The Anatomy of A Horrible, No Good, Very Bad Run

pushes Garmin button. 3-2-1-run.

Ugh. This is no good. Get yourself in the right headspace, Jana. 
That’s better. This will be an easy 5-7 miles.
Maybe I’ll do 8. Or maybe just 5. We’ll see. 
Mile 1. Please let my joints loosen up.
Did I remember my meds? I know I took them. 
Mile 2. Did I really take my meds?
Why do I feel like I forgot how to run?
My legs aren’t working right.
One of my legs feels longer than the other. 
Mile 3. 
Do I look like I’m shuffling? Because I feel like I’m shuffling. 
Or maybe I’m limping. Why am I limping. 
Mile 4. This is ok. Much better. I’m in my groove. Will finish strong.
Mile 4.5. Sweet goodness, this is horrible. 
Seriously, why are my legs not working? 
Do I need to see a doctor about my legs obviously being different lengths? 
What if they tell me not to run anymore. I love it. 
GAH I HATE THIS. 
Mile 4.75 There’s my groove again. YAY! Wait, what? It’s over? 
That was a HORRIBLE run. 
What the hell happened? 

You know what happened? I finished 5 miles.

Five horrible, no good, very bad miles, but 5 miles nonetheless.

 

 
 

{Part 2}: The Door To Christmas: Story of The Christmas Room

For Part 1 of The Christmas Room story, start here.

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door

Once everything was checked out, we were given the thumbs-up to go into The Christmas Room. In spite of being in that room year in and out, the magic of the room made your brain feel all oogly woogly and for a moment you couldn’t remember where you were supposed to go or sit or what you were supposed to say and YAY IT’S CHRISTMAS WE’RE FINALLY IN!

If you’ve ever been lucky enough to go into The Christmas Room, you know that whether it’s April or July or the day after Christmas, you will long for wrapped gifts and stockings. All year, this room is dedicated to Christmas.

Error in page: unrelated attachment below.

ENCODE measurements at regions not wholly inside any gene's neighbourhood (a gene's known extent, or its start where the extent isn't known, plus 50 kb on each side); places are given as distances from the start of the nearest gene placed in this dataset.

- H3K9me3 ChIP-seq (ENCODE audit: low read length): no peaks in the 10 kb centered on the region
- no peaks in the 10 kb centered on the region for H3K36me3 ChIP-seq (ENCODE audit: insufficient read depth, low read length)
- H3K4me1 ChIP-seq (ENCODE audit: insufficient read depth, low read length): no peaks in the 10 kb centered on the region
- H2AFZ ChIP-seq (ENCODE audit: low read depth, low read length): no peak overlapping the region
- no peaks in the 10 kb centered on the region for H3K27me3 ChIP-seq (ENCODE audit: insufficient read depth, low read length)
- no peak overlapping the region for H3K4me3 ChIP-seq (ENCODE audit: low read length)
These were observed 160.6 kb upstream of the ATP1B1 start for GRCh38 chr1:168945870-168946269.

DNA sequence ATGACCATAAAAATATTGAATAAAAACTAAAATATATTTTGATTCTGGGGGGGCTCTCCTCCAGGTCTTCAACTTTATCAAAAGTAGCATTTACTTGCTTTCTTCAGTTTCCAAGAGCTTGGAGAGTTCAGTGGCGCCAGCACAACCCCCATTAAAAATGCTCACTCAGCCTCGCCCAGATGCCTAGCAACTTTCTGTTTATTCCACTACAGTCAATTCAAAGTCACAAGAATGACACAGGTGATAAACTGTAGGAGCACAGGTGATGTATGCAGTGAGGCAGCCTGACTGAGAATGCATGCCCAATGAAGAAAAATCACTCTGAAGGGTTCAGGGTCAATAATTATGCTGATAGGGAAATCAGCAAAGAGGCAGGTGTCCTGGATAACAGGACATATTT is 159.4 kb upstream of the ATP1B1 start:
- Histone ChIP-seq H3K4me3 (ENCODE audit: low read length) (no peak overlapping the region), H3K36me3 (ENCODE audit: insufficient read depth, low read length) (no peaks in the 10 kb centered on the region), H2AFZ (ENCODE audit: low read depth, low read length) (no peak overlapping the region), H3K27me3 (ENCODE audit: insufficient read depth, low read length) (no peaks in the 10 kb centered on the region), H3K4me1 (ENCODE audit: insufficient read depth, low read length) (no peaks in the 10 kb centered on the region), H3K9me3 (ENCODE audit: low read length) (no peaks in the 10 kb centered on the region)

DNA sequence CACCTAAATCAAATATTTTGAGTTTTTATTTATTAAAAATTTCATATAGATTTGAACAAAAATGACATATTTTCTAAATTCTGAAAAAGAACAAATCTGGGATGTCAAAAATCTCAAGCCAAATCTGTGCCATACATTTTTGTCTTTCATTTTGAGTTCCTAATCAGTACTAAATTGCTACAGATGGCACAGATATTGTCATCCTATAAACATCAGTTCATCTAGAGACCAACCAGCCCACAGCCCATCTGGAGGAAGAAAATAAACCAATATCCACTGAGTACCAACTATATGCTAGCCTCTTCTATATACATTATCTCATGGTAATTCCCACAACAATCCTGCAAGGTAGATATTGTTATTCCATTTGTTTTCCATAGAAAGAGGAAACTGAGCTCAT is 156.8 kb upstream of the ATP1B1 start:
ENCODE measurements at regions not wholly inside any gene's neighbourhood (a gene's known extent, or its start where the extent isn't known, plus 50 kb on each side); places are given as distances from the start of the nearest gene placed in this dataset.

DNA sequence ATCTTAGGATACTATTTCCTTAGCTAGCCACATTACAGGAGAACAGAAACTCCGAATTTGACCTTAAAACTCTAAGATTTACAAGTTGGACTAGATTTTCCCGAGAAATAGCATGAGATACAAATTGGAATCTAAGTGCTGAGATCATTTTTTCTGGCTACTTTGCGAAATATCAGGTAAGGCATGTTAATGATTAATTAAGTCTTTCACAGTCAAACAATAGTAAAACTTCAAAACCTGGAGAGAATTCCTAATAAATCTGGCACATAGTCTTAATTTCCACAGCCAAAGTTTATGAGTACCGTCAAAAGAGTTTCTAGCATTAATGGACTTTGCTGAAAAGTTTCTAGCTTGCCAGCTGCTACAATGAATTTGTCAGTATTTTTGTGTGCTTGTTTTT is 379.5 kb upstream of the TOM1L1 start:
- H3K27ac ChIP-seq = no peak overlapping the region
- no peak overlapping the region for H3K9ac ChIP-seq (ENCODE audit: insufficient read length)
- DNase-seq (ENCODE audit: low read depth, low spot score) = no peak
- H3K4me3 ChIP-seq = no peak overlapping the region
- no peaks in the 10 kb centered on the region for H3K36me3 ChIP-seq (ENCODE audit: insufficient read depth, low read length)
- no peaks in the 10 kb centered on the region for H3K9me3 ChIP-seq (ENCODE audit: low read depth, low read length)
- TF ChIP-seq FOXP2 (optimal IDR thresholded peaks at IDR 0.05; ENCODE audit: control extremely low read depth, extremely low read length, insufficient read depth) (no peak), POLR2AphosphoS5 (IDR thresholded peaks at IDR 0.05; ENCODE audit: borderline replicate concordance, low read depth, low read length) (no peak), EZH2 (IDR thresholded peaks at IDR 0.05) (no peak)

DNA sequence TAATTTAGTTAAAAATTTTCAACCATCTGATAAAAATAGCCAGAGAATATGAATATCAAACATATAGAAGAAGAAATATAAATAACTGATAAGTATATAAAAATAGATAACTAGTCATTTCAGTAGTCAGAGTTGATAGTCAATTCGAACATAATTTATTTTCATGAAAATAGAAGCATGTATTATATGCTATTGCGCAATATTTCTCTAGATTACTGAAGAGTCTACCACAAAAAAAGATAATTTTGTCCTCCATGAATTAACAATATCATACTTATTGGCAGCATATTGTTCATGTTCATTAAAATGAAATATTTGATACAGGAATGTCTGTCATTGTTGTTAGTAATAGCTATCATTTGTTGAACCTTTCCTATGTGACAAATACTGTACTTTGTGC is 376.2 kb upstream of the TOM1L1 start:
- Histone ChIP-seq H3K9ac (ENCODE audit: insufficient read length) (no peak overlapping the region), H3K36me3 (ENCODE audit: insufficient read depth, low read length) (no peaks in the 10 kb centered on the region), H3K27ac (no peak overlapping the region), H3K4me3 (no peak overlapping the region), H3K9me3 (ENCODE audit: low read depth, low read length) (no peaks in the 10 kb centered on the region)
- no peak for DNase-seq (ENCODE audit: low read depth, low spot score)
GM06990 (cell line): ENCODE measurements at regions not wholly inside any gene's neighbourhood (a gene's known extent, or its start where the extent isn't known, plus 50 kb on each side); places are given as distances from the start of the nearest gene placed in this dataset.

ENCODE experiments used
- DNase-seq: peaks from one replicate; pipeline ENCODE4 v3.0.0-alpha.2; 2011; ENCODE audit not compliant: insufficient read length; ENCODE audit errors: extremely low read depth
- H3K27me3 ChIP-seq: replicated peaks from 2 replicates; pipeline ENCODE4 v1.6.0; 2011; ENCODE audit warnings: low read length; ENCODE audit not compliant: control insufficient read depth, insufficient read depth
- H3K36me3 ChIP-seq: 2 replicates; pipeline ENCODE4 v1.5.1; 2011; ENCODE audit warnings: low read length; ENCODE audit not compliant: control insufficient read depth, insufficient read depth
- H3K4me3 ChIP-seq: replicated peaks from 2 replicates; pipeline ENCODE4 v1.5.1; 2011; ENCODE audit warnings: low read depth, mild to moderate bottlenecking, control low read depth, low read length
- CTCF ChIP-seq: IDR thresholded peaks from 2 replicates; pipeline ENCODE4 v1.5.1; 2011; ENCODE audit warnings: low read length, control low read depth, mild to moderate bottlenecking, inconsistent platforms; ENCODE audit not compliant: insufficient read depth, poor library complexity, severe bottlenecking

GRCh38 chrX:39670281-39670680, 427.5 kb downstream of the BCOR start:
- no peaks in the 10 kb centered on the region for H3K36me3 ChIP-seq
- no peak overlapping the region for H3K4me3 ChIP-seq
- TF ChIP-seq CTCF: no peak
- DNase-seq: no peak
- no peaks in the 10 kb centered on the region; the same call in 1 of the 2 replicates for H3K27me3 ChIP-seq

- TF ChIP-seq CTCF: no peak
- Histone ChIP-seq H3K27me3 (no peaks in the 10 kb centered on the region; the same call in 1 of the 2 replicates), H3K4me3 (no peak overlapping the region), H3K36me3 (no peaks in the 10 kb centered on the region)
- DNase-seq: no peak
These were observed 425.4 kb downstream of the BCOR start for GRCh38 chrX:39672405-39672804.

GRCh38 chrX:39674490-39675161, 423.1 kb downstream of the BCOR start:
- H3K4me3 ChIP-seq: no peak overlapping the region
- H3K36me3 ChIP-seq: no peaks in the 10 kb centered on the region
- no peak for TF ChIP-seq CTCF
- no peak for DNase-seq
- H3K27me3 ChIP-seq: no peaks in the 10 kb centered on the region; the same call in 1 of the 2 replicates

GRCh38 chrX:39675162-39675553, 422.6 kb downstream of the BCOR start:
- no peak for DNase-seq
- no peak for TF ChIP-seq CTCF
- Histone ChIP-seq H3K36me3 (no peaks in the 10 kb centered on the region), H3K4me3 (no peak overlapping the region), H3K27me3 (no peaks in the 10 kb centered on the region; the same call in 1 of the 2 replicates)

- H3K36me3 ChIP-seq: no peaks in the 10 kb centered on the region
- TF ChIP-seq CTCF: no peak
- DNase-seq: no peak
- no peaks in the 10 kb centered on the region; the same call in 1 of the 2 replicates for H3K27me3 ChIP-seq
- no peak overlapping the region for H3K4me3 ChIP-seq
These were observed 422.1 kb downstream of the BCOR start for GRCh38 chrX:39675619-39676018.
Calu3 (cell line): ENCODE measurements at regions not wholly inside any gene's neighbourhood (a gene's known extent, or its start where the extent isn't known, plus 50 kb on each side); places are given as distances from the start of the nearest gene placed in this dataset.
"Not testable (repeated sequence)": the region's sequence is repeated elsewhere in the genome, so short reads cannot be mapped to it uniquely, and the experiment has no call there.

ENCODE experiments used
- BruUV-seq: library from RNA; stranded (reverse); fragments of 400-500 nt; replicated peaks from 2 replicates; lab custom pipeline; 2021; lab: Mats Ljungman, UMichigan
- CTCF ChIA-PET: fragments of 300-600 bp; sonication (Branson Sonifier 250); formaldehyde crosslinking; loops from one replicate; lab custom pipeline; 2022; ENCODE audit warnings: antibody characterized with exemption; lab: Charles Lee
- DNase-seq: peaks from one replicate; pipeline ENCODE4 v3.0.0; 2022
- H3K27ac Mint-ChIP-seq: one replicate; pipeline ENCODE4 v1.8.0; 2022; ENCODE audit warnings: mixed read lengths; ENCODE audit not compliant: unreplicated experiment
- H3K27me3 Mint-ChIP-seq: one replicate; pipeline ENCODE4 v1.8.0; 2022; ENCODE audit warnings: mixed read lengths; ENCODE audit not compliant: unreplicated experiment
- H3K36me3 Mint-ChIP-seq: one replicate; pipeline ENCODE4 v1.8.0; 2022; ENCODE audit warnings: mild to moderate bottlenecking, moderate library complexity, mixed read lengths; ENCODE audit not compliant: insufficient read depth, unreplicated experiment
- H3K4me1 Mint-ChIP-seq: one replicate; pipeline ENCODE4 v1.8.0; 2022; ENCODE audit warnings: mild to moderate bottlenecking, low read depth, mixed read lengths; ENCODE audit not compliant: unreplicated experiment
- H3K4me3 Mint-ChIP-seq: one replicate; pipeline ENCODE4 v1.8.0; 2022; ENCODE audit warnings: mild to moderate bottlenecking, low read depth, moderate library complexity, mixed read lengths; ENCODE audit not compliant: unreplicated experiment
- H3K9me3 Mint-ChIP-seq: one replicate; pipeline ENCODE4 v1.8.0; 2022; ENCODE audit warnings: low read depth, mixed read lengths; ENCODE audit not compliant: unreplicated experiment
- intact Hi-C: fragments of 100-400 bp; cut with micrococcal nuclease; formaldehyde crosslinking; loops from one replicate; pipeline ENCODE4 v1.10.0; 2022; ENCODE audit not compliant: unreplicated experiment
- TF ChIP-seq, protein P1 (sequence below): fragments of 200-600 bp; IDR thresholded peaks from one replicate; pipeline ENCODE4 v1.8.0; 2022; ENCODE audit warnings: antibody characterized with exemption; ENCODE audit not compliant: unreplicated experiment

There are two Christmas sofas, one for each family like we’re on Family Feud. I’m not sure how or when they were covered in this epically textured red velvet fabric, but I know that they were probably the subject of thousands of conversations over the years.

christmassofa

Someone would inevitably try to squeeze into the small chair that had once been my Mama’s, noting that “I can still fit in here” for all the family to giggle at them.

littlechair

Stockings were laid out in the corners of the sofas, perfectly filled with equal amounts of goods. Dads and boys got water guns and silly string. The Moms and girls got smelly lotions and lip gloss. At some point, we all started to get lottery tickets.

And there was always the famous cash envelope that the parents immediately confiscated – I can only assume that was so we didn’t throw it away with the wrapping paper.

Gifts were passed out by two of us. Everybody waited until all the gifts were carefully (and quickly) delivered to dive in. But when all was delivered, it was game on. Paper flew, “thank you” was said quickly when eye contact was made with the giver, the next gift was grabbed to open in a hurry.

As the years went on, we realized that Grannie and Grandaddy would sit and wait before opening their own gifts, watching and taking it all in before turning their attention to the gifts from their grandchildren and daughters.

It all moved dizzyingly fast – from the opening of the door to the moment we all leaned back and sighed from exhaustion. The next thing you knew, the parents were back at the table with pecan pie and coffee while the kids were laid out in the floor in front of the TV and electric space heater watching WMAZ’s coverage of Santa’s flight across the globe.

And just as we rushed to get TO Grannie and Grandaddy’s, once we realized Santa was close to our area, we forced the parents to rush home. Bags were gathered, trunks were filled (to the brim, to be honest), cars were loaded and goodbyes were said.

Before we got to the river, my sister and I were normally asleep. In fact, we were so sound asleep we would have to be carried into the house and placed in our beds with visions of sugarplums and the magic of The Christmas Room dancing in our heads.